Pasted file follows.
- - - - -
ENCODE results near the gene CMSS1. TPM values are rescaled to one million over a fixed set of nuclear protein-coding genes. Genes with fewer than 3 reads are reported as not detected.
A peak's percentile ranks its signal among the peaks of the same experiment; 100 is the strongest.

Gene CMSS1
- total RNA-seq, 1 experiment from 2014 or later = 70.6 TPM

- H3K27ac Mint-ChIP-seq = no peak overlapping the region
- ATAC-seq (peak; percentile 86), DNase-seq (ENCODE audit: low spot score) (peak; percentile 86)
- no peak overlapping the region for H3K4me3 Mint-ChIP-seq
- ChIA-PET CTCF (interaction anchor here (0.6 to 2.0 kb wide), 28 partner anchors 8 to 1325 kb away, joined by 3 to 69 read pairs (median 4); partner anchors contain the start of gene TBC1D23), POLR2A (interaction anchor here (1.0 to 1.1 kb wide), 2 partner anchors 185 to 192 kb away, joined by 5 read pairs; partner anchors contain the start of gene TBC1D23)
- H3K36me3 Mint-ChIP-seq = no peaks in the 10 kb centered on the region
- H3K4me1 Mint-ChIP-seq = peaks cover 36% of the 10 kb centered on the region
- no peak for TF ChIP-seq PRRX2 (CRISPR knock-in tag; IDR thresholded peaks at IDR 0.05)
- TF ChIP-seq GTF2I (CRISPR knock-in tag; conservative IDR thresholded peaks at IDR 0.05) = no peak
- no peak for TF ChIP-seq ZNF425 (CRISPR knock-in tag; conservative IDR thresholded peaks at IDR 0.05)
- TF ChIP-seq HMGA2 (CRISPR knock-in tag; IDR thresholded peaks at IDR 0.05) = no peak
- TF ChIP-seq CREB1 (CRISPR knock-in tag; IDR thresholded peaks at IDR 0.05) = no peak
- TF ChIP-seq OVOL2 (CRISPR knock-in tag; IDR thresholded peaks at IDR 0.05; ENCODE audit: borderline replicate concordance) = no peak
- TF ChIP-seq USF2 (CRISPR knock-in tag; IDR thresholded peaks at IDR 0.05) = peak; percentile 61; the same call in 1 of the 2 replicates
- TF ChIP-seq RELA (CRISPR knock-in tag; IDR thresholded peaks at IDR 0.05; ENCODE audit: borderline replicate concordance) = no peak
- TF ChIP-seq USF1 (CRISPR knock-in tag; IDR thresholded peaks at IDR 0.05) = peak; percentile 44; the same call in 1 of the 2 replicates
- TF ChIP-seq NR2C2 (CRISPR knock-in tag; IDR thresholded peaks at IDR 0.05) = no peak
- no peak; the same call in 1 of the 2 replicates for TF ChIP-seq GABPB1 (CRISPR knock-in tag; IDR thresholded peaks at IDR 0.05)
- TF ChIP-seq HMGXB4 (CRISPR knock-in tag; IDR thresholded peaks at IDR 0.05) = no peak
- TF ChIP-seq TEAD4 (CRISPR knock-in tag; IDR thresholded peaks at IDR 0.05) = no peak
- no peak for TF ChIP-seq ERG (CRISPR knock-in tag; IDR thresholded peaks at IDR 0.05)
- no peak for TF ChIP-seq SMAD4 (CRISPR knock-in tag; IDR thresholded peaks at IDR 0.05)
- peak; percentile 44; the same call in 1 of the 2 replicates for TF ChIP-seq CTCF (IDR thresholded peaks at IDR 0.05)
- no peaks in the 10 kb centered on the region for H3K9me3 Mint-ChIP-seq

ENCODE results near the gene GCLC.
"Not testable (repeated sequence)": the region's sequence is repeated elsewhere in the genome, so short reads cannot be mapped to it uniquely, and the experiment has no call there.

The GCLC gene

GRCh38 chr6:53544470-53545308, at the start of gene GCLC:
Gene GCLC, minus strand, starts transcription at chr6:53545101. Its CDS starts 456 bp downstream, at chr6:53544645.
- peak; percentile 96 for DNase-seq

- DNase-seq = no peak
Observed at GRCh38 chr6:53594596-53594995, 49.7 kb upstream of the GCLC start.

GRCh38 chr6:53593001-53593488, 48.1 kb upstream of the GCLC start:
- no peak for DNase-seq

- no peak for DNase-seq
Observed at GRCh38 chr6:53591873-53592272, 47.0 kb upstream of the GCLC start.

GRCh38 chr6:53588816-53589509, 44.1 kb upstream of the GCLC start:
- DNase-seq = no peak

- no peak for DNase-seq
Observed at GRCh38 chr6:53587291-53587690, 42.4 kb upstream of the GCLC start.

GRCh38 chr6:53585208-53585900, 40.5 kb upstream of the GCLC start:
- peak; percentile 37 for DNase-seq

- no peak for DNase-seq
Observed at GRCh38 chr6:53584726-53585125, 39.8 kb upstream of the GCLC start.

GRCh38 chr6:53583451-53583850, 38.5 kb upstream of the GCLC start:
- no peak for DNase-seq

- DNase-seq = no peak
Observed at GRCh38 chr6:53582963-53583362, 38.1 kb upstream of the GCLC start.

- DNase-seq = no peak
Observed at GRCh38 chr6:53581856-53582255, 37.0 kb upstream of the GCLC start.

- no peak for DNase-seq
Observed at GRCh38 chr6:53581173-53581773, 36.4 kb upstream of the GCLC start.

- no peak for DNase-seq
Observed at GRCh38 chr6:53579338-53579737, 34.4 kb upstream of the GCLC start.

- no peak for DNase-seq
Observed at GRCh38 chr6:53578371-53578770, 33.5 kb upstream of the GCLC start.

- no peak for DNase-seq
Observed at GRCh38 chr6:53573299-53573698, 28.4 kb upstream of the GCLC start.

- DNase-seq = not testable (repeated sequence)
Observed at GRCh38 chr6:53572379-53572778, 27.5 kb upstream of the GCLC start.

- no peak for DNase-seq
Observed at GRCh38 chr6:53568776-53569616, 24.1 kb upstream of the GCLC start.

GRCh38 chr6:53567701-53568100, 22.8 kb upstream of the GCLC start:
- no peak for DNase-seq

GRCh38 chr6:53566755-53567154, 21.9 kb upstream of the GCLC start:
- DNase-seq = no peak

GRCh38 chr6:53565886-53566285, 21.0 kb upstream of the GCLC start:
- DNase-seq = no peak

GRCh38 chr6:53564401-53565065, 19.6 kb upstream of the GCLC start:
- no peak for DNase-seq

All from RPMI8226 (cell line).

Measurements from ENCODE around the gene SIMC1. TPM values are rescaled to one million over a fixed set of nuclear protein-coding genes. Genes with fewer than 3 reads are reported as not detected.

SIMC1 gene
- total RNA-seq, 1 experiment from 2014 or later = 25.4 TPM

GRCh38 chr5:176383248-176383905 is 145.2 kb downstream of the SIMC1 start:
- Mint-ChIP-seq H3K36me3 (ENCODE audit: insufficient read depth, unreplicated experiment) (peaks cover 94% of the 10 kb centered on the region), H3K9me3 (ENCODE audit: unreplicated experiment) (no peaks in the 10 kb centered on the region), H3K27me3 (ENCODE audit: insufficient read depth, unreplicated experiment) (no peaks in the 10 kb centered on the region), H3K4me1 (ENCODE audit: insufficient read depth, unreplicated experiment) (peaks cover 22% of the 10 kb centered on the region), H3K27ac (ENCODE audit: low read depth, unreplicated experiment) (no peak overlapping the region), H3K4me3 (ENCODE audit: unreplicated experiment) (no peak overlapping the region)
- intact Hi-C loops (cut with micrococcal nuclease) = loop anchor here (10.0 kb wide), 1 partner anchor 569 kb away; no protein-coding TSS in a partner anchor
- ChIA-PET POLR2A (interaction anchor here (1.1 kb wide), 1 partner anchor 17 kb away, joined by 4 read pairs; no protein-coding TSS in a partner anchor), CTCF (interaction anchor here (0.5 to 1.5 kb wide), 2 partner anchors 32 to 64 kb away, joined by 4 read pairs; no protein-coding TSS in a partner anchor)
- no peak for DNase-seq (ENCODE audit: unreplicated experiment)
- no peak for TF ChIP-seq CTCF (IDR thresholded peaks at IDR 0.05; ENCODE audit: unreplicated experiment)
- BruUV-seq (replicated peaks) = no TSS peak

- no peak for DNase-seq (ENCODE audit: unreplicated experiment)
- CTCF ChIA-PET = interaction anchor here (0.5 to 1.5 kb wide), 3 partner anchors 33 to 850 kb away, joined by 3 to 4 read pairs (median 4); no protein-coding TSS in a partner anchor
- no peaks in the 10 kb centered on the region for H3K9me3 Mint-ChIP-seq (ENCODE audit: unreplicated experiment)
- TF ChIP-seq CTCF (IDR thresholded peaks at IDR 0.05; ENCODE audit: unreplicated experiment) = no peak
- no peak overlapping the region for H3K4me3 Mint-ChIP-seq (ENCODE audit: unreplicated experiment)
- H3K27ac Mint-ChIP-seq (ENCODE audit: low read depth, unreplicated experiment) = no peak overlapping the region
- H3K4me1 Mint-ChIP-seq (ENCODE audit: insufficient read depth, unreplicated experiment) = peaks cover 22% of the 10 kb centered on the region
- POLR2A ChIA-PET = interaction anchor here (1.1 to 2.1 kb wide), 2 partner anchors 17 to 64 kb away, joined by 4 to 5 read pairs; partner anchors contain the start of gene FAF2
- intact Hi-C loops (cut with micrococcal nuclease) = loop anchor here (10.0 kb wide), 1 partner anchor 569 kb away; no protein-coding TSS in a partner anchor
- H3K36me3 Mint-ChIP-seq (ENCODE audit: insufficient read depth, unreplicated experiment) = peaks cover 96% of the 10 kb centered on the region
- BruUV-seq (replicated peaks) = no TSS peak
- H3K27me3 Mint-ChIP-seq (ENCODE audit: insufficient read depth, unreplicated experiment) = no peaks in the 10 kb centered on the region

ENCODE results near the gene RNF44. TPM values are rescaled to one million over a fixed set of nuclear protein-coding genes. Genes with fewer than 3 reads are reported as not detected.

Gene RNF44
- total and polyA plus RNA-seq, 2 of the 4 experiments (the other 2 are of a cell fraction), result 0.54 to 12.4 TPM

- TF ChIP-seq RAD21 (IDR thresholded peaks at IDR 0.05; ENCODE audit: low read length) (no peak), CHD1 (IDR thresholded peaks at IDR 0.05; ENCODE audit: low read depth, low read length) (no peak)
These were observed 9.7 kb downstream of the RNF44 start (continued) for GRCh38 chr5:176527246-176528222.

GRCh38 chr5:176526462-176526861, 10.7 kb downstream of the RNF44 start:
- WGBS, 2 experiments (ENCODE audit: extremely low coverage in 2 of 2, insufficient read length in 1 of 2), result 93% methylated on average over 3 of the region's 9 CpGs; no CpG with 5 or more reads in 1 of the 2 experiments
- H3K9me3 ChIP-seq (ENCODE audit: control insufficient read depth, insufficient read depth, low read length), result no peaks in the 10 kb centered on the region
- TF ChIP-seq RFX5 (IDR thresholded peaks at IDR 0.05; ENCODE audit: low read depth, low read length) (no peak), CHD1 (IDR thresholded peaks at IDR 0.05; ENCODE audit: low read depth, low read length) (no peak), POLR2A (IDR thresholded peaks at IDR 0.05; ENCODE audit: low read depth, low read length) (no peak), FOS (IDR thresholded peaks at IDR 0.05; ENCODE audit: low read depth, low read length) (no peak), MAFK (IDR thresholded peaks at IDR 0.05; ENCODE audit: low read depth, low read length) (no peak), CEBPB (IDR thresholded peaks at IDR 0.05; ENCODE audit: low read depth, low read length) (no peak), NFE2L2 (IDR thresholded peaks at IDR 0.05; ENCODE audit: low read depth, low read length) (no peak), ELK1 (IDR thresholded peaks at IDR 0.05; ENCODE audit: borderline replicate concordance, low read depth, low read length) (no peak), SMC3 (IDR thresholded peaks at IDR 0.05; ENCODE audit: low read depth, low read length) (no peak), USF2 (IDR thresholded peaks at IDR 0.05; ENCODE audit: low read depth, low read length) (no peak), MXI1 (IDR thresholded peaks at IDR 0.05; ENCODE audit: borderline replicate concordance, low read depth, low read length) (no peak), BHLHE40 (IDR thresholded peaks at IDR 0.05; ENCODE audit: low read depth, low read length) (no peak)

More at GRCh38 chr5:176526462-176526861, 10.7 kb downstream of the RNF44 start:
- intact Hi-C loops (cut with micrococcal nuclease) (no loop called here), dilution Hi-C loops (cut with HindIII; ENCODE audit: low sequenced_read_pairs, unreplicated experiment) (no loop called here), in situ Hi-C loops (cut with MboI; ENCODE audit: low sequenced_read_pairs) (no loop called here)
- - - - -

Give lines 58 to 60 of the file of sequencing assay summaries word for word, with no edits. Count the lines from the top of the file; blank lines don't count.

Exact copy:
- no peak for DNase-seq
Observed at GRCh38 chr6:53578371-53578770, 33.5 kb upstream of the GCLC start.

- no peak for DNase-seq